Apart from the £25.6 million, there is an additional 'disputed' balance of £80.6 million (approximately ¢1.8 trillion) of the ECGD facility owed by 7 other companies, including Danielli Mabey, owned by Danny Ofori Atta of EGLE Party and a leading member of the Wahala demonstrations.
An additional ¢5.7 billion of a Japanese non-project type grant is still owed by beneficiary companies of the PNDC and NDC regimes of Jerry John Rawlings. Much of the Japanese grants given between 1987 and 1994 went to companies with very close links to Mr Rawlings or his administration. Typical of these are Mark Cofie Engineering, which received ¢8.4 million in 1989 value. Mr Rawlings had a well-known friendship with a daughter of the late Mark Cofie and indeed stayed in their house for a while in the past. The Tema-based Brenya Distribution, which still owes ¢59.6 million dating as far back as 1991 from the same Japanese grant facility, was owned by a leading female member of the NDC.
In the case of Frandesco, a situation not unusual with several of the others, the company did not even make payments to cover the contractual 15% down payment of the total value of the funds borrowed. The 15% down payments, arrangement fees and other charges were also paid by the central bank and recovered from Government. Moreover, matured repayments relevant to the 85% were not made as scheduled by the five allied companies and had to be recovered from the Controller and Accountant-General's account at the Bank of Ghana. This is because funds were not made ready in advance, as agreed, by the beneficiary companies to meet the maturing instalments.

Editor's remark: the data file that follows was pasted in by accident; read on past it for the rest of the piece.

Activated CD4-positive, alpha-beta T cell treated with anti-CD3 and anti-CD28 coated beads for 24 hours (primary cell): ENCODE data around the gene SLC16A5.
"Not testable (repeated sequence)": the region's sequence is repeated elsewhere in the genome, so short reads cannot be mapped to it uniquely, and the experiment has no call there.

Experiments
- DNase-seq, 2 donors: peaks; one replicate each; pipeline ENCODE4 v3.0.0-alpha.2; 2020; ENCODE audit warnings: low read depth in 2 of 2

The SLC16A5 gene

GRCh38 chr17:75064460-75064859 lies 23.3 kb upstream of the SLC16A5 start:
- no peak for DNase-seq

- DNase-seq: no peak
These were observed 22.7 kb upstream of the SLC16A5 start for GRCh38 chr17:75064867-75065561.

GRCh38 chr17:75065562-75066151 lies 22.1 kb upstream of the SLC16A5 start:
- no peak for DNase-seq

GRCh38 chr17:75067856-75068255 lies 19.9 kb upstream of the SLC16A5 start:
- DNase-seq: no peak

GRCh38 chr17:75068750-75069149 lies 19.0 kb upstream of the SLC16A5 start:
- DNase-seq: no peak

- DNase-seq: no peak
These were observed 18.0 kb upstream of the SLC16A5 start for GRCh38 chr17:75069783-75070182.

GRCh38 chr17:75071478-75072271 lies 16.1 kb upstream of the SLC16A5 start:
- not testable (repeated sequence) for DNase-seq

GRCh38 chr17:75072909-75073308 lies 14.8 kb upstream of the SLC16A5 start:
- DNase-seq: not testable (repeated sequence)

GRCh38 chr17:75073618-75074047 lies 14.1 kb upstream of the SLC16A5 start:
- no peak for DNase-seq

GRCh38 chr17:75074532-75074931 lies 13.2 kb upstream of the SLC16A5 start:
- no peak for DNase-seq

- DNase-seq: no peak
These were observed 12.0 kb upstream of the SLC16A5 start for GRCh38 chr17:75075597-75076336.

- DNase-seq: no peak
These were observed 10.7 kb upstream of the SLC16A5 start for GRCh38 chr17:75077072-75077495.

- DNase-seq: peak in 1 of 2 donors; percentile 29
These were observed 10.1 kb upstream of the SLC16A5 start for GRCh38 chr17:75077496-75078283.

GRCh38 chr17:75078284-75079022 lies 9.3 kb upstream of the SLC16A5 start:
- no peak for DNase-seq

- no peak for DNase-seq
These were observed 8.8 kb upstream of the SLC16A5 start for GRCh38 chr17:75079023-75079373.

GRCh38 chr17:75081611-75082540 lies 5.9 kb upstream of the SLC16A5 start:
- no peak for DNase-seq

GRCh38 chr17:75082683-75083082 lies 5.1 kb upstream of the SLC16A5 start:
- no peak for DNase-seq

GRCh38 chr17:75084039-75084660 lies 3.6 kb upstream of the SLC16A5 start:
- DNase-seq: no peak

Ironically, Frandesco is suing Government for breach of contract involving some construction works.
A letter filed in July 2005 to the Attorney General and Minister of Justice (and copied to eight others) carried the frustrated sentiment of the Finance Minister.
It begins, “The Ministry of Finance is concerned about the high rate of inflow of requests to settle judgment debts against Government.” The letter continues, “The Ministry is, however, also aware that various judgments, including Quality Grain, Court Computerisation, in which former Government officials and investors respectively have been convicted, also made recommendations that Government institutes actions to recover its losses from these individuals.”
The frustration heightens, “We are also concerned about the slow pace in dealing with CP Construction's illegal transfer of DM117 million into its Liechtenstein account. I notice that we continue to pay fees to overseas attorneys assisting Government in fighting CP's claims in numerous arbitration cases in various international fora while the alleged perpetrators continue to walk freely in Ghana.”
Kwadwo Baah-Wiredu tells Joseph Ayikoi-Otoo, “In a similar vein, Frandesco & Partners is being allowed to pursue Government in international courts while our own case initiated by your office in April 2002 continues to be in abeyance.”
The letter also makes mention of various cases investigated against former DCEs in 2001 “that are also not being dealt with.”
It ends on a strong note, which is also a serious indictment on the A-G's Department, “Finally the lack of actions in our Courts both civil and criminal is making the Government look bad in the eyes of our Donor partners with respect to our commitment to fighting corruption, including ensuring that alleged corrupt officials are made to answer for their alleged crimes.” Read more in next Wednesday's edition.